new-born girl tied to her waist in a sarong and prayed
that her daughter would grow up and have everything
she ever wanted. Her husband left her and she prayed
that her daughter would never have to depend on a man.
She prayed every day that her daughter would be a
great woman, the woman that she, meek and uneducated,
could never become. A woman with nengkan; the ability
to do anything she set her mind to. A woman who
commanded respect in the hearts of men. When she
opened her mouth to speak, precious pearls would fall
out and men would listen.
She will not be like me, the woman prayed as she
watched her daughter grow up and drift away from her,
speaking a language she scarcely understood. She
watched her daughter transform from a quiet girl, to
one who openly defied her, calling her laotu;
old-fashioned. She wanted her mother to be ‘modern’, a
word so new there was no Chinese word for it.
Now her daughter was too clever for her and the old
woman wondered why she had prayed like that. The gods
had been faithful to her persistent prayer, but the
wealth and success that poured forth so richly had
buried the girl’s roots and now she stood, faceless,
with no identity, bound to the soil of her ancestors
by only a string of origami banknotes.
Her daughter had forgotten her mother’s values. Her
wants were so ephemeral; that of a modern woman.
Power, Wealth, access to the best fashion boutiques,
and yet her daughter had not found true happiness. The
old woman knew that you could find happiness with much
less. When her daughter left the earth everything she
had would count for nothing. People would look to her
legacy and say that she was a great woman, but she
would be forgotten once the wind blows over, like the
ashes of burnt paper convertibles and mansions.
The old woman wished she could go back and erase all
her big hopes and prayers for her daughter; now she
had only one want: That her daughter be happy. She
looked out of the temple gate. She saw her daughter
speaking on the phone, her brow furrowed with anger
and worry. Being at the top is not good, the woman
thought, there is only one way to go from there –
The old woman carefully unfolded the plastic bag and
spread out a packet of beehoon in front of the altar.
Her daughter often mocked her for worshipping
porcelain Gods. How could she pray to them so
faithfully and expect pieces of ceramic to fly to her
aid? But her daughter had her own gods too, idols of
wealth, success and power that she was enslaved to and worshipped
every day of her life.
Every day was a quest for the idols, and the idols she worshipped
counted for nothing in eternity. All the wants her daughter had would
slowly suck the life out of her and leave her, an empty soulless shell
at the altar.
The old lady watched her joss tick. The dull heat had
left a teetering grey stem that was on the danger of collapsing.
Modern woman nowadays, the old lady sighed in
resignation, as she bowed to the east one final time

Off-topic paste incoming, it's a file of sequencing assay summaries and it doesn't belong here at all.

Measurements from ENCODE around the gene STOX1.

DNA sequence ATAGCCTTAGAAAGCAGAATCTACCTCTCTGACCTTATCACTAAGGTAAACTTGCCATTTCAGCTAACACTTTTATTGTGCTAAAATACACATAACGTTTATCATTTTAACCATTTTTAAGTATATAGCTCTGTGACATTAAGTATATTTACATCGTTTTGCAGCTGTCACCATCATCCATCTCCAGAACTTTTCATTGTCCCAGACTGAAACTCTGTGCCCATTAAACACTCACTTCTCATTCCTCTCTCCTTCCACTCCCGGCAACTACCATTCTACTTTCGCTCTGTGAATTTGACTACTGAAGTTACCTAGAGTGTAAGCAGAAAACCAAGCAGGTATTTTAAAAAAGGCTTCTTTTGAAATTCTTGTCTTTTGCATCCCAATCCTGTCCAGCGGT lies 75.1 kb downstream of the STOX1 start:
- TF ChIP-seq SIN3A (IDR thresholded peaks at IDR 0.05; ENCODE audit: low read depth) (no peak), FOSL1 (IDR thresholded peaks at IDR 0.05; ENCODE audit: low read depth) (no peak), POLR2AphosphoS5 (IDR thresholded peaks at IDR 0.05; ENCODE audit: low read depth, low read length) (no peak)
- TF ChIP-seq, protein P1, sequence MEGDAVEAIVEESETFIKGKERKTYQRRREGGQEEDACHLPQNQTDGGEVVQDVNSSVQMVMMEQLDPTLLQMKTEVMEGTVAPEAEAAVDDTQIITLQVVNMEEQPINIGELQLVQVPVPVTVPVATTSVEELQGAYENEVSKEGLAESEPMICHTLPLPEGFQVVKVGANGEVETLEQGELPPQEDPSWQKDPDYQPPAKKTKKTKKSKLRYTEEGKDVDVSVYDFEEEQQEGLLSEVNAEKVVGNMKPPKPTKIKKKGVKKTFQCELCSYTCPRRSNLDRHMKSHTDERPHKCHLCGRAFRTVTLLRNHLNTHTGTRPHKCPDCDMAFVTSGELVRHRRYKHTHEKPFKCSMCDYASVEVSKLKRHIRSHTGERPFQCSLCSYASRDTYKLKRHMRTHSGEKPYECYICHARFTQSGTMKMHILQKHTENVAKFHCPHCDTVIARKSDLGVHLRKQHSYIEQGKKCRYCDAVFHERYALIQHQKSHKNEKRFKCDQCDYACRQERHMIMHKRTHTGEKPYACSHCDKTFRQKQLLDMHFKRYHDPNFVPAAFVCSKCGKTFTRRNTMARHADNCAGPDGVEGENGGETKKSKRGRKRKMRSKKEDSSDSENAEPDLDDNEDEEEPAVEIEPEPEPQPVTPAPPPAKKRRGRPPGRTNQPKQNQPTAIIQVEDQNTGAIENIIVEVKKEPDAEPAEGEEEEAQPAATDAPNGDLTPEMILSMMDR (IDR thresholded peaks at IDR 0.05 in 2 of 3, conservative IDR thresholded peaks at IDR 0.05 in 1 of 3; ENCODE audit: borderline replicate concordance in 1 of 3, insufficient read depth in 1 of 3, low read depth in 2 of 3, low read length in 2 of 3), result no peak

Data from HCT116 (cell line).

to end her ritual. Modern woman nowadays want so much
that they lose their souls and wonder why they cannot
Her joss stick disintegrated into a soft grey powder.
She met her daughter outside the temple, the same look
of worry and frustration was etched on her daughter’s
face. An empty expression, as if she was ploughing
through the soil of her wants looking for the one
thing that would sow the seeds of happiness.
They climbed into the convertible in silence and her
daughter drove along the highway, this time not as
fast as she had done before.
‘Ma,’ Bee Choo finally said. ‘I don’t know how to put
this. Mark and I have been talking about it and we
plan to move out of the big house. The property market
is good now, and we managed to get a buyer willing to
pay seven million for it. We decided we’d prefer a
cosier penthouse apartment instead. We found a perfect
one in Orchard Road. Once we move in to our apartment
we plan to get rid of the maid, so we can have more
space to ourselves…’
The old woman nodded knowingly.
Bee Choo swallowed hard. ‘We’d get someone to come in
to do the housework and we can eat out – but once the
maid is gone, there won’t be anyone to look after you.
You will be awfully lonely at home and, besides that,
the apartment is rather small. There won’t be space.
We thought about it for a long time, and we decided
the best thing for you is if you moved to a Home.
There’s one near Hougang – it’s a Christian home, a very
The old woman did not raise an eyebrow. ‘I’ve been
there, the matron is willing to take you in. It’s
beautiful with gardens and lots of old people to keep
you company! I hardly have time for you, you’d be
‘You’d be happier there, really.’ Her daughter
repeated as if to affirm herself.
This time the old woman had no plastic bag of food
offerings to cling tightly to; she bit her lip and
fastened her seat belt, as if it would protect her
from a daughter who did not want her anymore. She sunk
deep into the leather seat, letting her shoulders sag,
and her fingers trace the white seat.
‘Ma?’ her daughter asked, searching the rear view
window for her mother. ‘Is everything okay?’
What had to be done, had to be done. ‘Yes,’ she said
firmly, louder than she intended, ‘if it will make you
happy,’ she added more quietly.
‘It’s for you, Ma! You’ll be happier there. You can
move there tomorrow, I already got the maid to pack
your things.’ Elaine said triumphantly, mentally
ticking yet another item off her agenda.
‘I knew everything would be fine.’
Elaine smiled widely; she felt liberated. Perhaps
getting rid of her mother would make her happier. She
had thought about it. It seemed the only hindrance in
her pursuit of happiness. She was happy now. She had
everything a modern woman ever wanted; Money, Status,
Career, Love,Power and now, Freedom, without her
mother and her old-fashioned ways to weigh her down…
Yes, she was free. Her phone buzzed urgently, she
picked it up and read the message, still beaming from
ear to ear. ‘Stocks 10% increase!’
Yes, things were definitely beginning to look up for
And while searching for the meaning of life in the
luminance of her hand phone screen, the old woman in
the backseat became invisible, and she did not see the tears.